One Participant’s Perspective

Tip Sheets

Sarah Everett knows just how risky research can be. Back in 2001, while participating in a clinical trial for an inhaled pulmonary medication, she had an adverse reaction that literally left her struggling to breathe. Yet she remains convinced that the risks of participating in research are more than offset by the potential benefits – to herself, her children, and others with chronic medical conditions.

“We need people to participate, but only if they are informed and protected,” Ms. Everett says. “Today’s treatments exist because of those who volunteered for past clinical trials. If people don’t participate, there will be no more advances for them or for their children.”

Ms. Everett has severe Alpha-1 Antitrypsin Deficiency, a rare, inherited protein deficiency that can lead to lung and liver disease. A former member of the Alpha-1 Foundation Board of Directors and a former member of the AAHRPP Board, Ms. Everett is a staunch advocate for safe, ethical research. She encourages people to “participate knowingly” and offers the follow recommendations:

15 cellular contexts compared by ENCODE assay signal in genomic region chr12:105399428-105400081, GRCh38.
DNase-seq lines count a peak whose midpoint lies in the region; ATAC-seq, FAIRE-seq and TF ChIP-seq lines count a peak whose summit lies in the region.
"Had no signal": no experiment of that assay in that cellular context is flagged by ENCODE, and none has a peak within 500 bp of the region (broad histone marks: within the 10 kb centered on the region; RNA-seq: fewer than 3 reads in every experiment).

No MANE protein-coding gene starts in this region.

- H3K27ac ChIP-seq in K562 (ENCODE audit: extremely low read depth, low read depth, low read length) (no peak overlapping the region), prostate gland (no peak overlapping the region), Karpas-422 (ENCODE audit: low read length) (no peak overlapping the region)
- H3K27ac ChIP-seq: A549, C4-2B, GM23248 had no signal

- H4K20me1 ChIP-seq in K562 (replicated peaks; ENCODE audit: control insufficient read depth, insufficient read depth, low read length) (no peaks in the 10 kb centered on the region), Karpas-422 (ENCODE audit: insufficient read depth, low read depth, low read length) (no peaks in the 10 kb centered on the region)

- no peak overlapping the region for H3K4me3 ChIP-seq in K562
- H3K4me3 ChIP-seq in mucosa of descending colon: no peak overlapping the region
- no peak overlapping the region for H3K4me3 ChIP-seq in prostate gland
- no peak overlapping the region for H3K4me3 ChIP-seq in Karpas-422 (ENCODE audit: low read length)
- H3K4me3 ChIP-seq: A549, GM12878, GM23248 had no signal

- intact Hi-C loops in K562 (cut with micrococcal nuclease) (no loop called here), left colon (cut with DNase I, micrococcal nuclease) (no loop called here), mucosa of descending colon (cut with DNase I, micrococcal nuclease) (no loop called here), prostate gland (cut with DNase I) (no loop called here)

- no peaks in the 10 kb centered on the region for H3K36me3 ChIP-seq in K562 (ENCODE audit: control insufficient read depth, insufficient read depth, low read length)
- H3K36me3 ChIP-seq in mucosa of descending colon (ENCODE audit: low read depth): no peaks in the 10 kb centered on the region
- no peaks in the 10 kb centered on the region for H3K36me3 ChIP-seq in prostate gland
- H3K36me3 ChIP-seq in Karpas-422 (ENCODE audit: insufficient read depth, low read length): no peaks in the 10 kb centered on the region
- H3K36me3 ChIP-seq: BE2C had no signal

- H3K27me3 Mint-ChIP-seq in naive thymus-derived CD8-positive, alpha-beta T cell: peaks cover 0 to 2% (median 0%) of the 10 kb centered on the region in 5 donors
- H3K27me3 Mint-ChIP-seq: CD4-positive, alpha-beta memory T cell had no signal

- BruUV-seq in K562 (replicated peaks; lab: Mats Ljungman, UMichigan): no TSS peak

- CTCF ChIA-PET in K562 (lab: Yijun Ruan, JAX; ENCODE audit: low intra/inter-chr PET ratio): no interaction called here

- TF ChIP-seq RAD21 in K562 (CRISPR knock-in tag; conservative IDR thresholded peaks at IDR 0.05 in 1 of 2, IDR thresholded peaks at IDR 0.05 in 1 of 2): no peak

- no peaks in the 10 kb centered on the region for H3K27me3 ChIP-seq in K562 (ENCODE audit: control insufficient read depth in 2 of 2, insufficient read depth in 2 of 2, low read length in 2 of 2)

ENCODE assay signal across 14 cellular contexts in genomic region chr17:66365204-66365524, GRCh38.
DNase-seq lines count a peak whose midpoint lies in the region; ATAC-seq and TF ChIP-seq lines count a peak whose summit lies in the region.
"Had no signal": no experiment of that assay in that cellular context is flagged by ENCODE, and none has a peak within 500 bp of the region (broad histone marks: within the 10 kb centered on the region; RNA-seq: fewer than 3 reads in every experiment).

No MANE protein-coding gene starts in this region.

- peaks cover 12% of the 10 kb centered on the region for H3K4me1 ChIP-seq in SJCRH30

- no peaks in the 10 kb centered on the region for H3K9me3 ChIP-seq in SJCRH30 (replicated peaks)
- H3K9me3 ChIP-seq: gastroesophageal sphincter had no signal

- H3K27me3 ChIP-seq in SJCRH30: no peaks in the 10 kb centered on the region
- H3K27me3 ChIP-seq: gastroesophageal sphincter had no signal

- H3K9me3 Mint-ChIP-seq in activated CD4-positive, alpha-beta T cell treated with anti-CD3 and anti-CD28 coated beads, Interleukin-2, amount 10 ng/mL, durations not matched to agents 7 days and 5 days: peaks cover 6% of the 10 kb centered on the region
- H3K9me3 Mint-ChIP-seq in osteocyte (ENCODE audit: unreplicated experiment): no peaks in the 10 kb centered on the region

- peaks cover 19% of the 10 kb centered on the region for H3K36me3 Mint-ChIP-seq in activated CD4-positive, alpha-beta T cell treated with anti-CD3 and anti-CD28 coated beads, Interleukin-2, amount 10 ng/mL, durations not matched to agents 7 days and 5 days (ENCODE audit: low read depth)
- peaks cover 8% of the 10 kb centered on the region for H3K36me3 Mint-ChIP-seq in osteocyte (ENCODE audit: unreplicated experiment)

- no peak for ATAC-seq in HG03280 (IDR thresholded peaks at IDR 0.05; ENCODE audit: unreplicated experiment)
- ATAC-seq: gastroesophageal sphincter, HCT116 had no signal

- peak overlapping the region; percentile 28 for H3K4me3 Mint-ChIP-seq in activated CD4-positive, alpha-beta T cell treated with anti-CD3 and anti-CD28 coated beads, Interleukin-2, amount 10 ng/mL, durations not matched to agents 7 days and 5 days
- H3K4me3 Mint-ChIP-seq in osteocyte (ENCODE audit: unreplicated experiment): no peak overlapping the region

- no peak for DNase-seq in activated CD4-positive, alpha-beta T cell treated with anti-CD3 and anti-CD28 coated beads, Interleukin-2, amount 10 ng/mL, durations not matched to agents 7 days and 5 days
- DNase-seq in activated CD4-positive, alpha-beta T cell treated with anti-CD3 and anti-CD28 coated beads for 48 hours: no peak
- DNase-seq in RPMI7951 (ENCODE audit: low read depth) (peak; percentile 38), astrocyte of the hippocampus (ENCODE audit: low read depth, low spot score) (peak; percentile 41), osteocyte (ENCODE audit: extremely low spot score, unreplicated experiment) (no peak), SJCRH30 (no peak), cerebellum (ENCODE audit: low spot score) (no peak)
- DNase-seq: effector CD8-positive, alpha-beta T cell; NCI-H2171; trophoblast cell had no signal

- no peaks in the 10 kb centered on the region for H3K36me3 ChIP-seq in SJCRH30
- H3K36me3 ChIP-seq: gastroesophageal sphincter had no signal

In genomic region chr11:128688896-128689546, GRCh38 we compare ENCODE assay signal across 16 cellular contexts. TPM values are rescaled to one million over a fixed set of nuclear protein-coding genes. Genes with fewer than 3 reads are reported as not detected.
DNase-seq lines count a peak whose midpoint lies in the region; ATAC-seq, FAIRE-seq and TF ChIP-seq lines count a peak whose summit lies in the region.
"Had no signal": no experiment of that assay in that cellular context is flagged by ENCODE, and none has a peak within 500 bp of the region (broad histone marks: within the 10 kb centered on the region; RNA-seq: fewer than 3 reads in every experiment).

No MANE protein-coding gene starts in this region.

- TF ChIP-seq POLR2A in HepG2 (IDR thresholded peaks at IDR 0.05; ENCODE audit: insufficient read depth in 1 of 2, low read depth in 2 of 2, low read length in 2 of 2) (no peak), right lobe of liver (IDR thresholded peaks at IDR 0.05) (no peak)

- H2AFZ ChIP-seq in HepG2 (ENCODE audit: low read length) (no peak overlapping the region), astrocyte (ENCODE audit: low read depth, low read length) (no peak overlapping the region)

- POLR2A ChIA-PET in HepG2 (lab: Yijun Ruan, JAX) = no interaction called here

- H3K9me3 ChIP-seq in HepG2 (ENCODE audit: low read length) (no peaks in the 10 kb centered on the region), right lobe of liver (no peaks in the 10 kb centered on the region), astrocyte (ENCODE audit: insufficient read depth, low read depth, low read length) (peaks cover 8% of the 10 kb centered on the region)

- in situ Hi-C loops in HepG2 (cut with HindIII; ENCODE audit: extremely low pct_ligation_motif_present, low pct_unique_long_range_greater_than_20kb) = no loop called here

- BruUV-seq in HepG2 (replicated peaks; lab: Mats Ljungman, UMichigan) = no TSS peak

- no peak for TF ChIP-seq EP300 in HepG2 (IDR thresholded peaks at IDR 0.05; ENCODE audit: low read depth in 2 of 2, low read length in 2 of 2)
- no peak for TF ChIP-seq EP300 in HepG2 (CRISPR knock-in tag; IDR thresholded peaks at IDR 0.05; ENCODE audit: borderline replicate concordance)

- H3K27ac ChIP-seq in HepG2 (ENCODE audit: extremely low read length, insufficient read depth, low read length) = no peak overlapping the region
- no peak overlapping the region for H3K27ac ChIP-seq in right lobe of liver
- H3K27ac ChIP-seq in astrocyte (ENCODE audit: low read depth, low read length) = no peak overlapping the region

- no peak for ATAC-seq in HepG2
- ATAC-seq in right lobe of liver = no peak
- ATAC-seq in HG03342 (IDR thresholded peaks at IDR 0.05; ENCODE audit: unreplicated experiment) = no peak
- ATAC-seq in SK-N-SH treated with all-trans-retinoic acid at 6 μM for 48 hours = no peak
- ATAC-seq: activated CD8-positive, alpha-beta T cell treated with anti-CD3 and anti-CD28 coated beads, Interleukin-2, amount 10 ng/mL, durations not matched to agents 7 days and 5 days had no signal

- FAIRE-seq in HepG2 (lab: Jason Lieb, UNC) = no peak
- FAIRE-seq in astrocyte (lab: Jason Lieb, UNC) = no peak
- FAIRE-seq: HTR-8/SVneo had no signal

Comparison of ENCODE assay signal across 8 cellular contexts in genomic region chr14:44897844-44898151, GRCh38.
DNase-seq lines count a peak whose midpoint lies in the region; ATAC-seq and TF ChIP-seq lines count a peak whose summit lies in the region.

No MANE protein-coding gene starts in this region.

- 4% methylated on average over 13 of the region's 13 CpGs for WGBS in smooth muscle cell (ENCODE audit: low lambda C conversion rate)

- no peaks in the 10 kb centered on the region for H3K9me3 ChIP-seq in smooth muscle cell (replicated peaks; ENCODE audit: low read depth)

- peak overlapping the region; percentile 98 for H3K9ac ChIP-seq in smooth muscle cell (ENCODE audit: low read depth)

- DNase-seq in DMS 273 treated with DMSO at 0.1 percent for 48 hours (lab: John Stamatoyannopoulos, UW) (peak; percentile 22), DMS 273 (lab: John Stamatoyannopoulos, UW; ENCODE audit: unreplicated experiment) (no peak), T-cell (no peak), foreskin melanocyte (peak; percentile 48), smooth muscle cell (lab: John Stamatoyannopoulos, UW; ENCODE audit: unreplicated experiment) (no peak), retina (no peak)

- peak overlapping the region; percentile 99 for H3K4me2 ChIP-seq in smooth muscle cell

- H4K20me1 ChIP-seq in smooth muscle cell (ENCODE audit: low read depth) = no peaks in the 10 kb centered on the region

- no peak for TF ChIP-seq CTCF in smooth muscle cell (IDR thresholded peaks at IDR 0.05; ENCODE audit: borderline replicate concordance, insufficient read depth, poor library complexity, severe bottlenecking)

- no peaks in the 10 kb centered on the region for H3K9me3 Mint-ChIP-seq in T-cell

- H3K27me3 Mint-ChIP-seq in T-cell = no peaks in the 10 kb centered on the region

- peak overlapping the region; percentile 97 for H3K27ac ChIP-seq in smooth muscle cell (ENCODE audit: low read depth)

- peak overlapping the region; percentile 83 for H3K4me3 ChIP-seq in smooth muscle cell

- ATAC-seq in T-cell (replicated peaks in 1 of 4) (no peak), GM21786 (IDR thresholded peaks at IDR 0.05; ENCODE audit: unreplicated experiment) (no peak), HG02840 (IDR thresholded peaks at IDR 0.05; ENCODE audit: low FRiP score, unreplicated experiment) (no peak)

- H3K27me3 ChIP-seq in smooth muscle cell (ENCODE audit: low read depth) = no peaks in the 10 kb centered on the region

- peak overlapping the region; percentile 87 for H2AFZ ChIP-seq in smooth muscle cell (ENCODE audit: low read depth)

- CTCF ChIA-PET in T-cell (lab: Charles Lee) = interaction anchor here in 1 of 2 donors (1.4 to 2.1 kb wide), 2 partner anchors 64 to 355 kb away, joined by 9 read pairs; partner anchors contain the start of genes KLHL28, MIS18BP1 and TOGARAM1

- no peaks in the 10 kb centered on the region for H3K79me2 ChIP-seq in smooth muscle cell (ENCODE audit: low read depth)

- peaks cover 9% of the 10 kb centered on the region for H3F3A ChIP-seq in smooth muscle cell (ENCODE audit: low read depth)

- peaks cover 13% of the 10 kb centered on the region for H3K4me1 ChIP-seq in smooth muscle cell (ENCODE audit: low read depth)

• Learn as much as you can about the clinical trial. Sit down with the researcher or his or her designee and ask about potential adverse reactions, the likelihood that they might occur – and the process for responding to them. This discussion should be part of the informed consent process. Don’t sign the informed consent documents unless you’re comfortable that your questions have been answered.
  • Consult with your doctor. Review the research information with your doctor and discuss it in light of your personal situation. Make sure both of you understand both the potential benefits and the potential risks.
  • If there’s a problem, be proactive. Be acutely aware of your own health and physical condition and any changes that occur during the clinical trial. One of the most common mistakes that participants make is to assume that “it’s nothing.” Instead, report symptoms or concerns immediately. Ask if any other participants are having the same symptoms.
  • Be realistic. Deep down, most of us want a cure – tomorrow. In fact, however, treatment advances typically come after years of clinical trials, involving hundreds and sometimes thousands of volunteers. Be hopeful, but temper that with patience and a dose of reality.
All information was provided by Sarah Everett, Esq., and published with her permission.